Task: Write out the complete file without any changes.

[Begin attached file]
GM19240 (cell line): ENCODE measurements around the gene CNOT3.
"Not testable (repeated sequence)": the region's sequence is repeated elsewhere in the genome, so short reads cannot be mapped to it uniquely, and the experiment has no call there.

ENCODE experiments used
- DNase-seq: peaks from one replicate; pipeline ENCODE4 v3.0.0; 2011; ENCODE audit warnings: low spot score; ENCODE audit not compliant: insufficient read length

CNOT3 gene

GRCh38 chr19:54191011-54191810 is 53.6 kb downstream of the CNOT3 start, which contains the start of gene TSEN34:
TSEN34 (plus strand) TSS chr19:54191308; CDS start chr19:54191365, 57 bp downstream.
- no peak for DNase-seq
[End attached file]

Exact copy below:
GM19240 (cell line): ENCODE measurements around the gene CNOT3.
"Not testable (repeated sequence)": the region's sequence is repeated elsewhere in the genome, so short reads cannot be mapped to it uniquely, and the experiment has no call there.

ENCODE experiments used
- DNase-seq: peaks from one replicate; pipeline ENCODE4 v3.0.0; 2011; ENCODE audit warnings: low spot score; ENCODE audit not compliant: insufficient read length

CNOT3 gene

GRCh38 chr19:54191011-54191810 is 53.6 kb downstream of the CNOT3 start, which contains the start of gene TSEN34:
TSEN34 (plus strand) TSS chr19:54191308; CDS start chr19:54191365, 57 bp downstream.
- no peak for DNase-seq